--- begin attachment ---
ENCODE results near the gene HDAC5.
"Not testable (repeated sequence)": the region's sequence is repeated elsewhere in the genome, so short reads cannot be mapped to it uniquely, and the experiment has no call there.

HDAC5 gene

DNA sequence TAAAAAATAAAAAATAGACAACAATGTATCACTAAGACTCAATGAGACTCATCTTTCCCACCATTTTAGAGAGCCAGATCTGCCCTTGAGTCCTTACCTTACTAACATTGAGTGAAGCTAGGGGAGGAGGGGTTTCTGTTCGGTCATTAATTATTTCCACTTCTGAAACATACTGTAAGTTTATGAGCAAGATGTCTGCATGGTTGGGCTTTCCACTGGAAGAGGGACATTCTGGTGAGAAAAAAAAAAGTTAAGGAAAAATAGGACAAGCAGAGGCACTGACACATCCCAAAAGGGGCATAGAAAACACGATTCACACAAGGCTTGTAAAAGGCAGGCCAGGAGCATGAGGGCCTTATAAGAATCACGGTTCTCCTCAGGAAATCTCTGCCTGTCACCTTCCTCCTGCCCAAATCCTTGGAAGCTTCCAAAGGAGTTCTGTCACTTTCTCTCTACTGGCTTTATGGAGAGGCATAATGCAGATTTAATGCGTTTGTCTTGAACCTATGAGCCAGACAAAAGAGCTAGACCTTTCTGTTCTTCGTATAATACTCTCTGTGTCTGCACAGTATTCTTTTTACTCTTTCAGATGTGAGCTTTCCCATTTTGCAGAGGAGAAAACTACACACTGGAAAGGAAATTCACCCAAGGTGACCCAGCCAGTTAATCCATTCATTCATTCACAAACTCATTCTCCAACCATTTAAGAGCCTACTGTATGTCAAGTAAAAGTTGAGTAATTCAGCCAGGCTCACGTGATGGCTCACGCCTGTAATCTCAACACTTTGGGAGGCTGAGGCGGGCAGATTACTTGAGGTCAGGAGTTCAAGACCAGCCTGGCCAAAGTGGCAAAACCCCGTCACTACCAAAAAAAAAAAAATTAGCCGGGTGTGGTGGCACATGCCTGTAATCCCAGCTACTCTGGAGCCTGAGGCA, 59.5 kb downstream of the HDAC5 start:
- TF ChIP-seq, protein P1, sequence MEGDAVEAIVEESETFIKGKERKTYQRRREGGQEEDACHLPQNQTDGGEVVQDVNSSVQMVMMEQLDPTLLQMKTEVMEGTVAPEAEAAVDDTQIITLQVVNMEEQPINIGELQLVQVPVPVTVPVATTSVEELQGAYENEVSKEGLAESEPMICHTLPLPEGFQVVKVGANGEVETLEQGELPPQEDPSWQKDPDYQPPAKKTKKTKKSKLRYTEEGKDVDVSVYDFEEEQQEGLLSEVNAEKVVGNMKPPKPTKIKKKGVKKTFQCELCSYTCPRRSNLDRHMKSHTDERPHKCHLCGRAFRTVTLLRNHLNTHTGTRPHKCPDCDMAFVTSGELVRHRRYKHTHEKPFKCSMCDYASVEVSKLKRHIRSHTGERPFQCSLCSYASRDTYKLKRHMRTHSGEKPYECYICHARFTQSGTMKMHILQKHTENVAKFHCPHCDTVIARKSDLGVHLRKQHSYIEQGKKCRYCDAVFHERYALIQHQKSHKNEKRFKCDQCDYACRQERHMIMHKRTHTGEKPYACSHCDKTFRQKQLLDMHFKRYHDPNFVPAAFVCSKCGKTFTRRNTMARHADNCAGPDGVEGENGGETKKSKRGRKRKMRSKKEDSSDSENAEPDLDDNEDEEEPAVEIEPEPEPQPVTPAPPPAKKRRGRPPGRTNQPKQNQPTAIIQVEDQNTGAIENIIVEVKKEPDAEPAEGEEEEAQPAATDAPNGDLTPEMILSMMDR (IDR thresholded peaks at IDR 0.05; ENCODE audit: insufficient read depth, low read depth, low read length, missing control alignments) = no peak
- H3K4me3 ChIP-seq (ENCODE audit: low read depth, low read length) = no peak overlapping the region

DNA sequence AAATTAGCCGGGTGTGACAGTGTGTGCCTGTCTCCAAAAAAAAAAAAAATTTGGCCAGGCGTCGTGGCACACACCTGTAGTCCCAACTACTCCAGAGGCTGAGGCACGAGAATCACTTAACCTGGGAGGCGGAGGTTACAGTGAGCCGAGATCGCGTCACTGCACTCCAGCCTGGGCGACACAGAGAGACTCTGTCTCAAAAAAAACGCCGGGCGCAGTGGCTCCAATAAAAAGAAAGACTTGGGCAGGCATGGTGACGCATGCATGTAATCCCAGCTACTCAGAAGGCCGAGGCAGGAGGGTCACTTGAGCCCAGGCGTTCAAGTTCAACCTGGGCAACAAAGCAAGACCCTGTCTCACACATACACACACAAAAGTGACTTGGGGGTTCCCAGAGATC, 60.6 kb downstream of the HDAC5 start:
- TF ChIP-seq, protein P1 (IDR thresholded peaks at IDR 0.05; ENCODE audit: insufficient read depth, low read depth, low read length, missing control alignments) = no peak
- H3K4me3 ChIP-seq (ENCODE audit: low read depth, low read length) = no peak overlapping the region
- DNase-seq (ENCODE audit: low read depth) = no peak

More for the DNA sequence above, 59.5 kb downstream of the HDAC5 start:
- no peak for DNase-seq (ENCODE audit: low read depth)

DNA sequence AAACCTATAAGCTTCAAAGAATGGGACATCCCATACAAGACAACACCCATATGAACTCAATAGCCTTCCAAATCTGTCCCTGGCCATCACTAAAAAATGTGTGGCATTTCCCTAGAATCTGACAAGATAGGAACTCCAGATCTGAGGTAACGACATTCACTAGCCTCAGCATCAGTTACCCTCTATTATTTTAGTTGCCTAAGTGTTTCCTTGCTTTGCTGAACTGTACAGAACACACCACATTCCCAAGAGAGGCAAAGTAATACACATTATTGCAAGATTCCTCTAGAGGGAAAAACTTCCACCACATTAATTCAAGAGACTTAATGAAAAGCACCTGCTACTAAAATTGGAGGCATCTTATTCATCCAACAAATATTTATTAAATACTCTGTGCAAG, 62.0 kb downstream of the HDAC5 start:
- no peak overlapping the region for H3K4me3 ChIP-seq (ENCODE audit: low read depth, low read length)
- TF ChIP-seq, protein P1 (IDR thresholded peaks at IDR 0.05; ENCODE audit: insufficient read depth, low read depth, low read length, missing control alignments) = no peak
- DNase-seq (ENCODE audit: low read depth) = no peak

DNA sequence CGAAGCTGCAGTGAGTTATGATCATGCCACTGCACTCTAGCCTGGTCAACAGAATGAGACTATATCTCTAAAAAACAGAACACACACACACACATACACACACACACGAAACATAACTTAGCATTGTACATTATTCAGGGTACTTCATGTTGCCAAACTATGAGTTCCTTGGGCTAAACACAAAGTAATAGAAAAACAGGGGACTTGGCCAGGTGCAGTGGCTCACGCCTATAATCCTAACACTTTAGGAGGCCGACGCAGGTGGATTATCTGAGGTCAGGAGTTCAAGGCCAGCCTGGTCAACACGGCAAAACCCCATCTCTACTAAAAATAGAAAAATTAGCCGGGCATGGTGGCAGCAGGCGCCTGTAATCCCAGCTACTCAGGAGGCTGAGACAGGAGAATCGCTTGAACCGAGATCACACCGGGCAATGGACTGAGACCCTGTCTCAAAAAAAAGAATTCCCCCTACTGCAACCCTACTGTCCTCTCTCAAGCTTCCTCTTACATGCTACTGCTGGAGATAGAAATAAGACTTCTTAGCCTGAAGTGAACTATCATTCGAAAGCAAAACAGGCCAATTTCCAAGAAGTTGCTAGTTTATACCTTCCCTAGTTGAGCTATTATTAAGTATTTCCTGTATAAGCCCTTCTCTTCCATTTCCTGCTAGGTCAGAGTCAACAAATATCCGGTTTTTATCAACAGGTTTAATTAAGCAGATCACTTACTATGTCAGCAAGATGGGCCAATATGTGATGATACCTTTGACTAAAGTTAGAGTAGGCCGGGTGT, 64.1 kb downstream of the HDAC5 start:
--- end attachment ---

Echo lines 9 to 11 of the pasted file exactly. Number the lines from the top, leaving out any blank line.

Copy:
- H3K4me3 ChIP-seq (ENCODE audit: low read depth, low read length) = no peak overlapping the region
- DNase-seq (ENCODE audit: low read depth) = no peak

More for the DNA sequence above, 59.5 kb downstream of the HDAC5 start: